It was never my plan to write my dissertation with toys, diapers and other paraphernalia from three kids stacked on my desk. But here I am, writing this sentence with a three-month old strapped to my chest, a 20-month-old running around with a pair of toy golf clubs on the verge of breaking nearly everything in our apartment, and a three-and-a-half year old judging my sentence structure.
Four years ago I was working for an international public relations firm in Chicago. My wife was pregnant. I was a certified red-blooded American male. Sure, I wasn't comfortable using power tools, but at least I was providing for my family. For some reason I got the crazy notion that instead of staying in a job I hated, I would follow my dream and apply to a Ph.D. program. In theater. With a new baby.
The general consensus is that if you want to be ABD forever, have a baby in graduate school. If you want to finish, put it off (and, if you want tenure, put it off again). The choice is pretty clear: You can have a career or a family.
I live in constant flux between academic and parent. This sentence took me 45 minutes to write because Nils wants to play "Hi-Ho Cheerio," and I've already stalled him with "just let Daddy finish this thought" five times. I try to work during nap times, living in constant fear of my children waking up before I'm finished reading four articles on gendered performance, a book on auto-ethnography, lesson planning for two classes, grading 17 screenplays, and trying to teach myself simultaneously how to fold a fitted sheet and how to cook asiago-stuffed chicken breasts.
It's impossible sometimes to simply check e-mail, or go to a production meeting because I can't get a babysitter. I've had to choose between attending auditions for my play Nights on the Couch and staying home with my oldest son who needed some one-on-one time. And I wanted to spend the time with him. So I did. That time. Other times I've picked academe. I didn't realize how hard it would be. These are the things that make you feel guilty even though you aren't really doing anything wrong.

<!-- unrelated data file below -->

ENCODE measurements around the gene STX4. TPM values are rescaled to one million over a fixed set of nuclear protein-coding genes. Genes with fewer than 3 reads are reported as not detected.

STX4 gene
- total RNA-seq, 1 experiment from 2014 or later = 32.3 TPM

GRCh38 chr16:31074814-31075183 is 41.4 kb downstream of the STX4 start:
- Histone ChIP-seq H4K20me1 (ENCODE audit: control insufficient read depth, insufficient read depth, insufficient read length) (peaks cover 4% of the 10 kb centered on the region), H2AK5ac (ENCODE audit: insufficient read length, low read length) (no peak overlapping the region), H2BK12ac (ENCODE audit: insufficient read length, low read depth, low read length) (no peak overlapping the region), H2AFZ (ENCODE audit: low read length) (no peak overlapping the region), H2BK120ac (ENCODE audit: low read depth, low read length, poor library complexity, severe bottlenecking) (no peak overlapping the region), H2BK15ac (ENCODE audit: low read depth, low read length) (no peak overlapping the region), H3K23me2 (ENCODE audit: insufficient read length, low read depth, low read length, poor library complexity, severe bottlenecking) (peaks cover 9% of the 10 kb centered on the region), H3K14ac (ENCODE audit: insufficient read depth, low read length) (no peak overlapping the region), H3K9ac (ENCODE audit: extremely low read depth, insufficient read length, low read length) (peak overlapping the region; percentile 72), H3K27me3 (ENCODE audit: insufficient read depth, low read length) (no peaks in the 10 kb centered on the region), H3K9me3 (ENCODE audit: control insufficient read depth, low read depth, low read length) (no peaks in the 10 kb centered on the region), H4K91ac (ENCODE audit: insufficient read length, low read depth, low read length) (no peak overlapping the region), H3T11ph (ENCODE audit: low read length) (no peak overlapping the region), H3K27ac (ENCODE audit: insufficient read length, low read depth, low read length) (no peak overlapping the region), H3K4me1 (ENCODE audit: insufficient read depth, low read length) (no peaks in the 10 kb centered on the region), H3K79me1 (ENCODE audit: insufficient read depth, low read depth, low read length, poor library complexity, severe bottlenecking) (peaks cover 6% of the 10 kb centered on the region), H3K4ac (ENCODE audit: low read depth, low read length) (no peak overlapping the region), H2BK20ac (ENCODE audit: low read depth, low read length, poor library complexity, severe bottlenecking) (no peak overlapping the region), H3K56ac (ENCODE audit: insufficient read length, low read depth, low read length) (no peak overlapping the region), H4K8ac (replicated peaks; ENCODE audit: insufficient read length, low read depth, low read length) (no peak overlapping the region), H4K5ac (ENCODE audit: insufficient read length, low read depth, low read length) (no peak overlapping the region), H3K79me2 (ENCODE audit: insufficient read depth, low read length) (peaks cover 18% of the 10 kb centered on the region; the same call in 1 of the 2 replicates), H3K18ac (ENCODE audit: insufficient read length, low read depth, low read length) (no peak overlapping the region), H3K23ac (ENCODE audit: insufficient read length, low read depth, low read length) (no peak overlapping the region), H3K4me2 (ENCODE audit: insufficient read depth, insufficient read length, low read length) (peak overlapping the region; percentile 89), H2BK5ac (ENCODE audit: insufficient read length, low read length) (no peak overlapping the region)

I've brought my children to classes and meetings when I've had to, although I do my absolute best not to do this and "take advantage." Of course this is a risky proposition. But babysitters decide not to show up sometimes, even if you have a class that you're supposed to teach or a presentation to give that's worth 50 percent of your grade. Sometimes you tell babysitters not to come because you're dead broke and can't pay them. So you pack up the car, stuff some diapers and toys in between theory books and bring the kids to campus. Does class go smoothly when neither I nor my kids can distinguish between Daddy and Teacher? Do I clearly articulate the political theater of the 19th century when I'm holding a kid in each arm? But that's what I have to do sometimes.
The experience of juggling an academic life with parenthood has been mostly limited to the female perspective. There are obvious reasons for this, namely the fact that the woman is the one who gives birth. There are so many physical, emotional and mental challenges for women that I cannot even begin to imagine and am thankful that I do not have to face. Likewise, while the tenure system is generally unfair to parents, it is punishing for mothers who often have to put off their families indefinitely to meet the demands of the academy or face unfair choices should they decide to have a baby. It's a job structure that systematically excludes mothers.
But where does that leave us fathers? Fathers who, due to their "flexible" academic schedule, are the primary caregivers? Fathers on a graduate stipend? Who are trying to juggle teaching two classes, taking three more, attending conferences, maintaining some semblance of their creative professional life, sitting on committees, running an improv program, trying to negotiate the various personalities of their committee members while at the same time seeing their wife more than once a week, while balancing the needs of three small children who don't care about any of that stuff? What if I'm the one staying home?